Changing the face of immigration?
By María Enchautegui :: March 19th, 2013
Some Senate plans for immigration reform would cut the number of family visas to admit more people based on their job skills, reports Friday’s Washington Post. This would be a big change from current policy, one that would significantly change the characteristics of new immigrants.
Most people who now receive green cards (that is, become legal permanent residents) are admitted to join family already living in the United States: 44 percent of green cards went to citizens’ children, spouses, and parents; 21 percent went to family members of legal permanent residents. Fourteen percent of green cards (about 143,000) now go to employment immigrants, a share that also includes the workers’ families.
Most people currently admitted based on job skills work in management or professional occupations, while most admitted based on family connections work in lower-skilled—and lower-paying—occupations. Specifically, 87 percent of immigrants admitted based on work skills in 2011 held management and professional jobs, compared to only 25–29 percent of those admitted for family reasons.
The proposed shift in priorities for immigrant admission also means big changes in the mix of immigrants’ countries of origin. Employment immigrants hail from a more concentrated set of countries than family immigrants do. Most people admitted based on job skills emigrate from Asia, while those admitted based on family connections come from all over the world.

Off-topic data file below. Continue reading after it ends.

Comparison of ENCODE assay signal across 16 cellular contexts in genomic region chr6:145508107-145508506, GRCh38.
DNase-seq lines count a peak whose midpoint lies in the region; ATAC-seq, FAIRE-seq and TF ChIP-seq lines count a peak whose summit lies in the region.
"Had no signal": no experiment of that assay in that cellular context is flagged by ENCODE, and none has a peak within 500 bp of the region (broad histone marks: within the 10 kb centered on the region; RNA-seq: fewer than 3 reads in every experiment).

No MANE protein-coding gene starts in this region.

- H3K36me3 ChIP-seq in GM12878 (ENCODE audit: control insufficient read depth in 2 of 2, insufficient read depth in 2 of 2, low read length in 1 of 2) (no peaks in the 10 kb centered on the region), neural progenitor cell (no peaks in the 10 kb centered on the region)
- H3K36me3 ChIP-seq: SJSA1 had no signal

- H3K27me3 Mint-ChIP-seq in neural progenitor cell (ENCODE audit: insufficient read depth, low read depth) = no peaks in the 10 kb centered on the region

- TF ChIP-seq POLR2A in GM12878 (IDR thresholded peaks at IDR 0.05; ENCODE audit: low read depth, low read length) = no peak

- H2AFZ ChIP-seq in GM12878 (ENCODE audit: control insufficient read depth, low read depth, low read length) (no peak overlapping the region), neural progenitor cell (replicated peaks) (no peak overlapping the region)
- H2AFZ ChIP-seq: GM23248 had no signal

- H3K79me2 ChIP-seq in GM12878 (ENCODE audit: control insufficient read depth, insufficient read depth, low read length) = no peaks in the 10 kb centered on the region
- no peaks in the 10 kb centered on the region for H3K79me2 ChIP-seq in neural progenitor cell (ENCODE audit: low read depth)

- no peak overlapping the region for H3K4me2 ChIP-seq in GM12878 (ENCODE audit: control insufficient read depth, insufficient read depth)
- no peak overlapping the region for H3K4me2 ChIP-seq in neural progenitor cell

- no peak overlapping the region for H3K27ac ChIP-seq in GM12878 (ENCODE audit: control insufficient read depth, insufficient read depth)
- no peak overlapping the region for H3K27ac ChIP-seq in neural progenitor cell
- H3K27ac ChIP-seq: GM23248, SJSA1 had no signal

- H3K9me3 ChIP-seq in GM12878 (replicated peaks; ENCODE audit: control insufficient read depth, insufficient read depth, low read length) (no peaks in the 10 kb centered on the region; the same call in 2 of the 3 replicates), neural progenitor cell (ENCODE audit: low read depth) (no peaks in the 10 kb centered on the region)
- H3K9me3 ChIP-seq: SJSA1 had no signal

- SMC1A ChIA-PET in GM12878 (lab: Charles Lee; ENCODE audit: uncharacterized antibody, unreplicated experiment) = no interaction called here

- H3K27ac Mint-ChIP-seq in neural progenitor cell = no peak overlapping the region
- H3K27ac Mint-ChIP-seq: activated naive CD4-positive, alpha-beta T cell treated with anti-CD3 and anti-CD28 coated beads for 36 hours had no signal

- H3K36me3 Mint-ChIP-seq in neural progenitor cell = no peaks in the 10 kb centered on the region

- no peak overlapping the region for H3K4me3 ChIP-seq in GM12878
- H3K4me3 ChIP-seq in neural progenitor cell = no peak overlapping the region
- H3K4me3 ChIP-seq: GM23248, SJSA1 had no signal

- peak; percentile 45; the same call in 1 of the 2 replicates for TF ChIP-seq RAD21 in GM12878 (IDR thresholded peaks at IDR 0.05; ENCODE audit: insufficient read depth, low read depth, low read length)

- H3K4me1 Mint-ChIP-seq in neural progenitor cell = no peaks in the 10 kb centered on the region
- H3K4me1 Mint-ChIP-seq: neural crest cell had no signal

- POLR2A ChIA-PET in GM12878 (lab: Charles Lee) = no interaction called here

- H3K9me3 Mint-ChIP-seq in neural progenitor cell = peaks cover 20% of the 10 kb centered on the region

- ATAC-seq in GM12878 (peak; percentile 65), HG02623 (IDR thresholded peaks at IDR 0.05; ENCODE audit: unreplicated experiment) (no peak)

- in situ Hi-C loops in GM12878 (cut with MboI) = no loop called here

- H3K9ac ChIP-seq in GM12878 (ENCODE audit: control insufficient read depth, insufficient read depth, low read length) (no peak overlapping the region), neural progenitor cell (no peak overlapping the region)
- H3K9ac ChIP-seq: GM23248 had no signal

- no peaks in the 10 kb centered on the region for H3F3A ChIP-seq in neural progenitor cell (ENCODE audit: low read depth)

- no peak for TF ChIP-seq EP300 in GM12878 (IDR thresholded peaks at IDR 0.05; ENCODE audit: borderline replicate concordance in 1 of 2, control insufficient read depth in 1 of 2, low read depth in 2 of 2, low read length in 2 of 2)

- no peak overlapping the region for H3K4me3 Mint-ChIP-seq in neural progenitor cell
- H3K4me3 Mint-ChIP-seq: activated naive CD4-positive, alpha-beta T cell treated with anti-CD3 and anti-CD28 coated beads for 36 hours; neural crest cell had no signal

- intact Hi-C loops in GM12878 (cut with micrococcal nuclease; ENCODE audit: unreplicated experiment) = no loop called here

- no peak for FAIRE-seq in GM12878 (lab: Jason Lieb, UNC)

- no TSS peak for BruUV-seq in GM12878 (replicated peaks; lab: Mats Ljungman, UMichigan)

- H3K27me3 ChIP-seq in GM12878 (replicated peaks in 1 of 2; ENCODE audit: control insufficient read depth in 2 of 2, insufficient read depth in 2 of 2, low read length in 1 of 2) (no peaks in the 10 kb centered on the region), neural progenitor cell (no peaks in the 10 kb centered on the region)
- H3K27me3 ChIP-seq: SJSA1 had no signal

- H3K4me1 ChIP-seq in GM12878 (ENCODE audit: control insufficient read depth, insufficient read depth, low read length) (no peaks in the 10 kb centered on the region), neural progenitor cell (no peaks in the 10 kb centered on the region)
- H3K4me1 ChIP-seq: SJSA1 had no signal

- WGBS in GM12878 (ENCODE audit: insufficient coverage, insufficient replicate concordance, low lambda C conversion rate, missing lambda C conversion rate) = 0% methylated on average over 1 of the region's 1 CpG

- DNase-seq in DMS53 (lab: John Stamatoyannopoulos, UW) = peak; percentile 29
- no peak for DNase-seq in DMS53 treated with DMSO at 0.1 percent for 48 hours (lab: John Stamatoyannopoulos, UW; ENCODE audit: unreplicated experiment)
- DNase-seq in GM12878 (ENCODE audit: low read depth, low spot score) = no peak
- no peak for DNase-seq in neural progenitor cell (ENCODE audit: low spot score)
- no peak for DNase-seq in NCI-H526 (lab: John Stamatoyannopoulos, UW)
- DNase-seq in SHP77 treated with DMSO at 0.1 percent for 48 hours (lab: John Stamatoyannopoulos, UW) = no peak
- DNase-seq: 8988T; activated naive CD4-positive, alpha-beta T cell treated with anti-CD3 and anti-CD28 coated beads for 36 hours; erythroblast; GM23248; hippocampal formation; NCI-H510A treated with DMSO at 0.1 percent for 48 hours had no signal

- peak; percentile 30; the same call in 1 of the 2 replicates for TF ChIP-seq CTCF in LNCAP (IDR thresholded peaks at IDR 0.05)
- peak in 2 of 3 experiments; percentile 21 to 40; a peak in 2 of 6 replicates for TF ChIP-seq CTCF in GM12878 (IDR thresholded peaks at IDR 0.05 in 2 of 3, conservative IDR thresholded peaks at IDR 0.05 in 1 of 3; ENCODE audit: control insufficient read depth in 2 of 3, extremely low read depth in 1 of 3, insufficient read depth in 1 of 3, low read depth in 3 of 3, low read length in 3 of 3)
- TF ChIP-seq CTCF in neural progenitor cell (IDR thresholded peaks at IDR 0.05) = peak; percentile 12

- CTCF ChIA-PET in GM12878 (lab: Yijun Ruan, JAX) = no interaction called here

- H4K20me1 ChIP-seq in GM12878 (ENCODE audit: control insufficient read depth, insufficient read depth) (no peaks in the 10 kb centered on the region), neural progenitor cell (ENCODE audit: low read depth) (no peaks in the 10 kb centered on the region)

People admitted based on job skills are more likely to be men, are more likely to be married already, and are older than those admitted based on family connections. The young, the single, women, and immigrants from outside Asia could see their share of the immigration pie reduced if employment immigration is favored.
The United States clearly needs to tune immigration policy to its economic and labor market goals. But we also need immigration policy to reflect our national character, designing it to foster not only economic integration, but also social and civic integration. Immigration policy is by its nature exclusionary: it decides who comes in and who stays out. Some lines of exclusion, though, were clearly rejected when we eliminated country and racial quotas by revising the Immigration and Naturalization Act in 1965. We must be careful that employment-based immigration does not take us back to the old days.